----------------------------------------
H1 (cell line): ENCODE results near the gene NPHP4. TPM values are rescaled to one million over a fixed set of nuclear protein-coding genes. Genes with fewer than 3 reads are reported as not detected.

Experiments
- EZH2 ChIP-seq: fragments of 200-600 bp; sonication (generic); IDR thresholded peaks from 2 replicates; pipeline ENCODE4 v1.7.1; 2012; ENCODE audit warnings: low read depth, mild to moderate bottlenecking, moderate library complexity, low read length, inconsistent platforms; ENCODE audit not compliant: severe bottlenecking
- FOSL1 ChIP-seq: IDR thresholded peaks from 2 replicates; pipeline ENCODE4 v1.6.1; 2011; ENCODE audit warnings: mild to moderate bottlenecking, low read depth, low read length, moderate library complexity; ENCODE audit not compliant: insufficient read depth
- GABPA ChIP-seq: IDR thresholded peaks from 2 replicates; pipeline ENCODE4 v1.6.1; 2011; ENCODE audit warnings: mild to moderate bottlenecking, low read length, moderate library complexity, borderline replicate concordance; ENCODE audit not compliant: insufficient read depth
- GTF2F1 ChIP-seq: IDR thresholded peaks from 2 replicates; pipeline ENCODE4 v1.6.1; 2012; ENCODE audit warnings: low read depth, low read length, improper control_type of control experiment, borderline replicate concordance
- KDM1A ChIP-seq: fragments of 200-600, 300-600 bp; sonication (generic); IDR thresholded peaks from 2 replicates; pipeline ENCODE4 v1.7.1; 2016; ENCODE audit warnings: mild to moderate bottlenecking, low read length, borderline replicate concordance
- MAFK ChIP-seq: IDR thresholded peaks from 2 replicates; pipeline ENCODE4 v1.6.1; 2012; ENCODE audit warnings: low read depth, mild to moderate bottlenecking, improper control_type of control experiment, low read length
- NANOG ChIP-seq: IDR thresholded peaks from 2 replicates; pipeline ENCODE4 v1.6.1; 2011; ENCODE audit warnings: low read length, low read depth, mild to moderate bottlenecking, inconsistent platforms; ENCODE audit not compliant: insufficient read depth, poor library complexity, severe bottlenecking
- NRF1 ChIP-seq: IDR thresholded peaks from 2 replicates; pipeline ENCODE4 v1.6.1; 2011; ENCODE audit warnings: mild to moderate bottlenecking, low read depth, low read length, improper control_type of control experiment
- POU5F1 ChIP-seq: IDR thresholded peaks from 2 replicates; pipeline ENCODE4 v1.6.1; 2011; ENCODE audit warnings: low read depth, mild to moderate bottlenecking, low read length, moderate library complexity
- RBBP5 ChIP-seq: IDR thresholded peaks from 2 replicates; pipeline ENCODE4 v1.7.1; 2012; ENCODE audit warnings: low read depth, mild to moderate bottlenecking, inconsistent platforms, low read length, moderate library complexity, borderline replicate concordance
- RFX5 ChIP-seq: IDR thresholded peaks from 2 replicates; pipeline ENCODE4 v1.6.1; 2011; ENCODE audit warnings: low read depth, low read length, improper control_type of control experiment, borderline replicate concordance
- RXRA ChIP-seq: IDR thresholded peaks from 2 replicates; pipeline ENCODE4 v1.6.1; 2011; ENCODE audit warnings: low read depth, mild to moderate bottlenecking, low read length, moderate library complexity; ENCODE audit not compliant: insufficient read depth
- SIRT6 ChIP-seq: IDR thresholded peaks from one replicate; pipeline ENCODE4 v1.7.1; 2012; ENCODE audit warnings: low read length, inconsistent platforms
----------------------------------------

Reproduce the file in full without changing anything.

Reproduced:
H1 (cell line): ENCODE results near the gene NPHP4. TPM values are rescaled to one million over a fixed set of nuclear protein-coding genes. Genes with fewer than 3 reads are reported as not detected.

Experiments
- EZH2 ChIP-seq: fragments of 200-600 bp; sonication (generic); IDR thresholded peaks from 2 replicates; pipeline ENCODE4 v1.7.1; 2012; ENCODE audit warnings: low read depth, mild to moderate bottlenecking, moderate library complexity, low read length, inconsistent platforms; ENCODE audit not compliant: severe bottlenecking
- FOSL1 ChIP-seq: IDR thresholded peaks from 2 replicates; pipeline ENCODE4 v1.6.1; 2011; ENCODE audit warnings: mild to moderate bottlenecking, low read depth, low read length, moderate library complexity; ENCODE audit not compliant: insufficient read depth
- GABPA ChIP-seq: IDR thresholded peaks from 2 replicates; pipeline ENCODE4 v1.6.1; 2011; ENCODE audit warnings: mild to moderate bottlenecking, low read length, moderate library complexity, borderline replicate concordance; ENCODE audit not compliant: insufficient read depth
- GTF2F1 ChIP-seq: IDR thresholded peaks from 2 replicates; pipeline ENCODE4 v1.6.1; 2012; ENCODE audit warnings: low read depth, low read length, improper control_type of control experiment, borderline replicate concordance
- KDM1A ChIP-seq: fragments of 200-600, 300-600 bp; sonication (generic); IDR thresholded peaks from 2 replicates; pipeline ENCODE4 v1.7.1; 2016; ENCODE audit warnings: mild to moderate bottlenecking, low read length, borderline replicate concordance
- MAFK ChIP-seq: IDR thresholded peaks from 2 replicates; pipeline ENCODE4 v1.6.1; 2012; ENCODE audit warnings: low read depth, mild to moderate bottlenecking, improper control_type of control experiment, low read length
- NANOG ChIP-seq: IDR thresholded peaks from 2 replicates; pipeline ENCODE4 v1.6.1; 2011; ENCODE audit warnings: low read length, low read depth, mild to moderate bottlenecking, inconsistent platforms; ENCODE audit not compliant: insufficient read depth, poor library complexity, severe bottlenecking
- NRF1 ChIP-seq: IDR thresholded peaks from 2 replicates; pipeline ENCODE4 v1.6.1; 2011; ENCODE audit warnings: mild to moderate bottlenecking, low read depth, low read length, improper control_type of control experiment
- POU5F1 ChIP-seq: IDR thresholded peaks from 2 replicates; pipeline ENCODE4 v1.6.1; 2011; ENCODE audit warnings: low read depth, mild to moderate bottlenecking, low read length, moderate library complexity
- RBBP5 ChIP-seq: IDR thresholded peaks from 2 replicates; pipeline ENCODE4 v1.7.1; 2012; ENCODE audit warnings: low read depth, mild to moderate bottlenecking, inconsistent platforms, low read length, moderate library complexity, borderline replicate concordance
- RFX5 ChIP-seq: IDR thresholded peaks from 2 replicates; pipeline ENCODE4 v1.6.1; 2011; ENCODE audit warnings: low read depth, low read length, improper control_type of control experiment, borderline replicate concordance
- RXRA ChIP-seq: IDR thresholded peaks from 2 replicates; pipeline ENCODE4 v1.6.1; 2011; ENCODE audit warnings: low read depth, mild to moderate bottlenecking, low read length, moderate library complexity; ENCODE audit not compliant: insufficient read depth
- SIRT6 ChIP-seq: IDR thresholded peaks from one replicate; pipeline ENCODE4 v1.7.1; 2012; ENCODE audit warnings: low read length, inconsistent platforms